The University of Colorado Boulder and the University of Colorado Anschutz Medical Campus are leading a $3.3 million project to advance stem cell research in low Earth orbit.
NASA has awarded the university’s BioServe Space Technologies a three-year grant to study the use of microgravity to grow hematopoietic stem cells (HSCs). The cells, which primarily come from umbilical cord blood or bone marrow, show the potential to treat serious medical conditions including blood cancers that require bone marrow transplants, fatal blood disorders, severe immune diseases and certain autoimmune diseases, such as rheumatoid arthritis.
“The field of bio-regenerative medicine is rapidly expanding and there is enormous potential to treat a broad set of diseases and organ failure,” said Louis Stodieck, BioServe’s chief scientist and a research professor in the Ann and H.J. Smead Department of Aerospace Engineering Sciences. “Microgravity offers us the opportunity to try to mimic the human body in a way you can’t in a cell culture dish or bioreactor here on Earth.”
Collaborating with BioServe on the research are ClinImmune Cell & Gene Therapy at the CU Anschutz Medical Campus, the Mayo Clinic and RheumaGen, a company that grew out of research at CU Anschutz.
“Successful expansion could grow the cord blood resource pool as well as transplant potential,” said Louise Helander, MBBS, ClinImmune medical director. “The possibility of improving precursor HSC expansion of gene-edited cells could be the gateway to expanding bioregenerative medicine options for multiple medical conditions and will help expand access to the growing interest of providing personalized medicine in the form of HSC treatments.”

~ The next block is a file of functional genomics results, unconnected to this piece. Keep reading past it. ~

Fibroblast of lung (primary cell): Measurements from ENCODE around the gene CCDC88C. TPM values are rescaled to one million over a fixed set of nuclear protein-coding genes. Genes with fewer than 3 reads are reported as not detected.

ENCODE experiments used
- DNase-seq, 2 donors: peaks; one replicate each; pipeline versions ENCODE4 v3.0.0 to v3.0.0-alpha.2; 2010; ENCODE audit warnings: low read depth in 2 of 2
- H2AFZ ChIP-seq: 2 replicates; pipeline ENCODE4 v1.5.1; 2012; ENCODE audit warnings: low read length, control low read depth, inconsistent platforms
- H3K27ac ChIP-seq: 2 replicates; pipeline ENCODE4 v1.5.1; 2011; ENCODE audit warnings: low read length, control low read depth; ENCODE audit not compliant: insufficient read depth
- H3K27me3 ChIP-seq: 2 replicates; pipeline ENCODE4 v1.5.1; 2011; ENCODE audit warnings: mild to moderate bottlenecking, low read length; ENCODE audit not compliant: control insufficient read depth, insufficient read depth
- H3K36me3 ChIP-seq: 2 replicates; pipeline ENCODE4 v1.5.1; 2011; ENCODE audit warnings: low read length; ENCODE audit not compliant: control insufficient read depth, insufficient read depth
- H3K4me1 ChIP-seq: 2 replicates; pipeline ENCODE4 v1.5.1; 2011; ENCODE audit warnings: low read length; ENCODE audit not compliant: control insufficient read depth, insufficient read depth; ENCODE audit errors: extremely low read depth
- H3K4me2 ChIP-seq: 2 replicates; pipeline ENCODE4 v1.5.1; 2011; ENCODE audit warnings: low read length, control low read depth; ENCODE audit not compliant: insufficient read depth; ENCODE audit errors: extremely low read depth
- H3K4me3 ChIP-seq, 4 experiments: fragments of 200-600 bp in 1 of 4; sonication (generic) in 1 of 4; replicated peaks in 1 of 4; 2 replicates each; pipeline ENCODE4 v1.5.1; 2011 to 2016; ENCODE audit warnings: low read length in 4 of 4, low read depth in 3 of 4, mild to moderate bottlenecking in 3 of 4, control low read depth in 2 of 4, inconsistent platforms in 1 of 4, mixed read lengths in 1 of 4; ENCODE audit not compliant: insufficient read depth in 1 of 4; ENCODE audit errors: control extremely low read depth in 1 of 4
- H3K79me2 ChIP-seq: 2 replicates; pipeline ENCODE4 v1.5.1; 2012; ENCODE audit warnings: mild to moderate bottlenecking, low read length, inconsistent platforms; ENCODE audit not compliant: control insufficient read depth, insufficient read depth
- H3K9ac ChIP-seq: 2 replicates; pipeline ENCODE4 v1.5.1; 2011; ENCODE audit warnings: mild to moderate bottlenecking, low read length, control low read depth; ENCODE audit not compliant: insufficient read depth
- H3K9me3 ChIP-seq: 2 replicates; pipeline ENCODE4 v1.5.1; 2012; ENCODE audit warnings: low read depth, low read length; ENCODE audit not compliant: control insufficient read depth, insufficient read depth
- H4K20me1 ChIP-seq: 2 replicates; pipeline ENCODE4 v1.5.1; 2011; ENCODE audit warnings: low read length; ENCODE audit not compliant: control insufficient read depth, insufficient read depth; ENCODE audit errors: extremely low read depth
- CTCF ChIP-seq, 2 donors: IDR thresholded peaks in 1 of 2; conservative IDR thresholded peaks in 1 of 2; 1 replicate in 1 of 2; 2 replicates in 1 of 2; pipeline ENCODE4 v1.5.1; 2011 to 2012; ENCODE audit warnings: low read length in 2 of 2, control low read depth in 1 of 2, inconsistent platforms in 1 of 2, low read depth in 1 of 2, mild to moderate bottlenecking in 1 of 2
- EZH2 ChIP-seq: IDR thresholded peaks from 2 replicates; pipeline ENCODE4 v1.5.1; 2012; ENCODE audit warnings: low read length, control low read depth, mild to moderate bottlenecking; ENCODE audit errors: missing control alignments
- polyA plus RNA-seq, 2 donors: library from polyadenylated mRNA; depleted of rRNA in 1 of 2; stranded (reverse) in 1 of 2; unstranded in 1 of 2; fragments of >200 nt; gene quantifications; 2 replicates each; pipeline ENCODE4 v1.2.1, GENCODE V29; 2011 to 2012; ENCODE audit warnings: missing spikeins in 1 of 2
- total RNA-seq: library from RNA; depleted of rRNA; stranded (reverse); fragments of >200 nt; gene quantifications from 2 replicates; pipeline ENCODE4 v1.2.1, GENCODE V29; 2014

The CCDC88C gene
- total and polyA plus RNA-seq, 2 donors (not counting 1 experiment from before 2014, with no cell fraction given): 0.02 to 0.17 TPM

The work will include the development of a bioreactor that can grow stem cells in space more effectively and efficiently than can be done in ground labs. Once grown, the cells would be cryogenically frozen and brought back to Earth as medical treatments. It is cutting-edge research with major possibilities.
“I won’t say there is anything simple about this, doing it in space, but expanding these cells on the ground they are subject to a lot of shear stresses in stir tanks that can cause damage or induce them to differentiate and turn into something that’s not useful,” Stodieck said. “In microgravity, we can grow them in an environment that’s similar to your body, where they can stay suspended and essentially mimic the environment in your bone marrow.”
BioServe has decades of experience with life science research in orbit, and currently has several similar cell culture systems on the International Space Station for other analyses.
While conducting research in space is expensive, companies like SpaceX have made major advancements in cutting costs for rocket launches, and NASA believes there is additional potential for cost reductions, making biomedical research more financially viable.
“This has to be cost competitive with ground treatment or demonstrate a significant medical advantage,” Stodieck said. “As we get further into the work, NASA also expects us to have outside investors to make the process viable. NASA’s whole premise is to create commercial opportunities in orbit using the space station, which will drive costs down.”
If the team is successful, the technology will enable cell therapy transplantation, especially in children and younger adults, where long-term bone marrow cell repopulation is critical to lifetime health.
“There are a lot of questions to answer but that’s why we do research,” Stodieck said. “In addition, much of the technology we develop for this could also apply terrestrially. We could improve bioreactors more broadly to expand stem cell research and medical treatments in space and here on Earth. I’m very excited.”
Syndicated from the CU Boulder newsroom